Bonanza: The Official Second Season, Volume 1 is scheduled for December 7th); the company released the show’s inaugural year on two split-season sets a little over a year ago so it’s nice to see them continuing on even though Bonanza was never a favorite of mine (I considered purchasing the first season set, and then talked myself out of it). I’d be a little more stoked if the company would start back up with Rawhide DVD releases, but I’ve heard word that those have been stalled and probably won’t come back to life barring a miracle.
this TSOD announcement says to expect it sometime around March of 2011. I’m a bit behind in collecting the Five-O’s but Barnes & Noble has currently got Season Eight at a good price so I may snap that up when my stipend comes. While I’m on this subject, TV.com will be awarding a copy of Five-O’s ninth season to some lucky winner in a giveaway you can enter here—I have my fingers crossed. Shout! Factory has announced that Ironside: Season 4 will be released to DVD on a more definite date of October 19th. While I’m glad to see the Factory continue with these releases I just wish they didn’t cost much wampum (the set is part of that infuriating Shout Select program.)
Cultureshark weblog how much he’d like to see MPI re-release the “Lost Honeymooners” material they have the rights to in a much-improved set of collections…and it appears that the company takes perverse delight in ignoring him, because the only Gleason they currently have on tap is an upcoming release entitled The Honeymooners Christmas Special, originally telecast in 1978 and one that will be out just in time to stuff a loved one’s stocking on December 14th. Now, you folks know I’m not one to complain (stop that snickering)…but I’m starting to sympathize with Rick (not that I haven’t from the get-go)—how many more holiday Honeymooners shows can they put out? (“From MPI in June 2011: The Honeymooners Labor Day Special—the gut-busting classic where Ralph and Ed attempt to cook steaks inside the Kramdens’ apartment…and much hilarity ensues.”)
Saturday Morning Archives, and I bet he’ll be tickled to learn about a couple of animated shows being released to disc starting with The Addams Family: The Complete Series, an October 19th release of the 1973-75 NBC series that featured original cast members Jackie Coogan and Ted Cassidy voicing Uncle Fester and Lurch, and also included Lennie Weinrib (Gomez) and OTR goddess Janet Waldo (Morticia). Jodie Foster, when she wasn’t toiling in the Disney salt mines or exploiting her brother’s connections on Mayberry R.F.D., was one of the voice actors on this program as Pugsley—the Academy Award-winning actress also worked on one of my favorite Hanna-Barbera shows, The Amazing Chan and the Chan Clan.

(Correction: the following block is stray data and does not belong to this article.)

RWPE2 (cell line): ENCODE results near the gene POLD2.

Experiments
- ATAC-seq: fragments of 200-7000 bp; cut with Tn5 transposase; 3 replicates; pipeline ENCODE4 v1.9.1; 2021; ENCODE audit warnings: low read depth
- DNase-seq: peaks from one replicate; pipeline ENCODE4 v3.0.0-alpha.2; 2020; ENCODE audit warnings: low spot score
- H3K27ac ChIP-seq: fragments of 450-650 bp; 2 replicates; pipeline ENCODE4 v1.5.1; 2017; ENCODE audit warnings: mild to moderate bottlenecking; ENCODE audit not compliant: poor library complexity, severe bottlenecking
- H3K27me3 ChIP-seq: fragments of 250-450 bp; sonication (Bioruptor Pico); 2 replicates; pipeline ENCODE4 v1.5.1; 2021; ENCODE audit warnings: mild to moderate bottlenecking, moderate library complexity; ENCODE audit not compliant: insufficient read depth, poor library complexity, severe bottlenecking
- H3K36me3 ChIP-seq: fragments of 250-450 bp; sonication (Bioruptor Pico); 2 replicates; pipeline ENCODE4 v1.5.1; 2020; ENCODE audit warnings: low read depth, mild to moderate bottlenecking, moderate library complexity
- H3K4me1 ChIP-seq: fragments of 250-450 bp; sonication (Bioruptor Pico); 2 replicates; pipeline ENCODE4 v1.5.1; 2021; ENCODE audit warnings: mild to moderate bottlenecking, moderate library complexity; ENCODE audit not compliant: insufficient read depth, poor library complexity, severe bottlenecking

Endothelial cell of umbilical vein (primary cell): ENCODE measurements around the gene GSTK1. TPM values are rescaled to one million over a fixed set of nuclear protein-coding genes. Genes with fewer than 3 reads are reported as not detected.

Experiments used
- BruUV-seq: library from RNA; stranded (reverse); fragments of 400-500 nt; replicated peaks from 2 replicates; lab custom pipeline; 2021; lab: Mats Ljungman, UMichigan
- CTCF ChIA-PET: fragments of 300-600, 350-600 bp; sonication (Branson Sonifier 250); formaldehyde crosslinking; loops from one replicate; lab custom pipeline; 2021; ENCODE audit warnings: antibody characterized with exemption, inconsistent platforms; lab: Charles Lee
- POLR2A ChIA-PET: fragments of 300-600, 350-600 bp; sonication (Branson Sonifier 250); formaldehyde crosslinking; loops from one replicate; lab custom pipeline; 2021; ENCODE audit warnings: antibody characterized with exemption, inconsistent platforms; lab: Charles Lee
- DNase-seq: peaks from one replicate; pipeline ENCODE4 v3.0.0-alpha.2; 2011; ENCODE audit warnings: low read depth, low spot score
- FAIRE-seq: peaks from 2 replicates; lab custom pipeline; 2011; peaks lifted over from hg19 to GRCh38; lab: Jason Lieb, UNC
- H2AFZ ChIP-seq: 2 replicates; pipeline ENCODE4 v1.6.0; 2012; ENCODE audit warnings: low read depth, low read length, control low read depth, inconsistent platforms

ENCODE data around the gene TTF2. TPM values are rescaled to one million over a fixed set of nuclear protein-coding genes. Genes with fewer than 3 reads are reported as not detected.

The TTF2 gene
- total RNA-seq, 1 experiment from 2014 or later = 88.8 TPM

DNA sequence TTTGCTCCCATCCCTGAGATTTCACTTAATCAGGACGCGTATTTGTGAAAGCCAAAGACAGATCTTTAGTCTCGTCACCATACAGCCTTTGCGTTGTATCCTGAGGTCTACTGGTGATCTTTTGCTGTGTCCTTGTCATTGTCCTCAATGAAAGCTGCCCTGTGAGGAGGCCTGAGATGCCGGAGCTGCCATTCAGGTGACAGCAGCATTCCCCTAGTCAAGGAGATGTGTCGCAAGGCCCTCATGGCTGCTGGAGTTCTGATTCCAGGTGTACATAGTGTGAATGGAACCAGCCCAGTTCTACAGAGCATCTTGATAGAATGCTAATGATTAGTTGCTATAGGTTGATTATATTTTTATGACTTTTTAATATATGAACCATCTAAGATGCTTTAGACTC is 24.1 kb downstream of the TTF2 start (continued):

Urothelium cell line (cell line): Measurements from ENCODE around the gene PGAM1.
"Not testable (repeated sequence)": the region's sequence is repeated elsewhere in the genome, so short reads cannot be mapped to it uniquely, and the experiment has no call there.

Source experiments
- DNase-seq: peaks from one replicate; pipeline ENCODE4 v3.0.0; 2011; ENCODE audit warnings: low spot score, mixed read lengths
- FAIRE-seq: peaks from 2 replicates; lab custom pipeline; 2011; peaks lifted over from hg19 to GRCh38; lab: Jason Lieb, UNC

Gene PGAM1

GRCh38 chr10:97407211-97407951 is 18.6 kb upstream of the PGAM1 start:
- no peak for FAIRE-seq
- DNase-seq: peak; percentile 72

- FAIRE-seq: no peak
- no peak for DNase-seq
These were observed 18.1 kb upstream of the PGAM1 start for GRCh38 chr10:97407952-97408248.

There was an announcement from the Warner Archive on Twitter that an MOD release of Josie and the Pussycats in Outer Space was in the works but the date on that has been pushed back and now resides in that oh-so-familiar haze known as “indefinite.” I mentioned this only because when my niece Rachel (a.k.a. “Peanut”) was down this way in July she and I caught a few episodes of the series (along with the Josie and the Pussycats original) via Boomerang. (Rach thought it amusing that I liked Melody’s voice so much; she’s not old enough to understand that I’ve had a lifelong passion for actress Jackie Joseph.)
September 28th), with all twenty-one episodes of the cult cartoon classic to be released on a 4-DVD set. Mark Evanier at newsfromme has a few recollections about his involvement with the show (I really liked Thundarr, and was floored when it got the heave-ho so quickly, which Mark covers rather nicely)—my favorite is how they were inspired to call Thundy’s hairy buddy Ookla after the California institute of higher learning (UCLA).
Finally, though it bowed out this year after a phenomenal run of thirty-seven years as the longest running sitcom in TV history, Last of the Summer Wine continues to make its presence known on DVD (though if you have a all-region DVD player you’d be better off buying the Region 2 releases). Last of the Summer Wine: Vintage 1987 will be released on January 18, 2011 by BBC/Warner Home Video, and will contain all twelve episodes from Series Nine and the 1986 New Year’s special “Uncle of the Bride.” (Again, I already have this one but there’s no reason why you shouldn’t pick one up if you don’t own it.)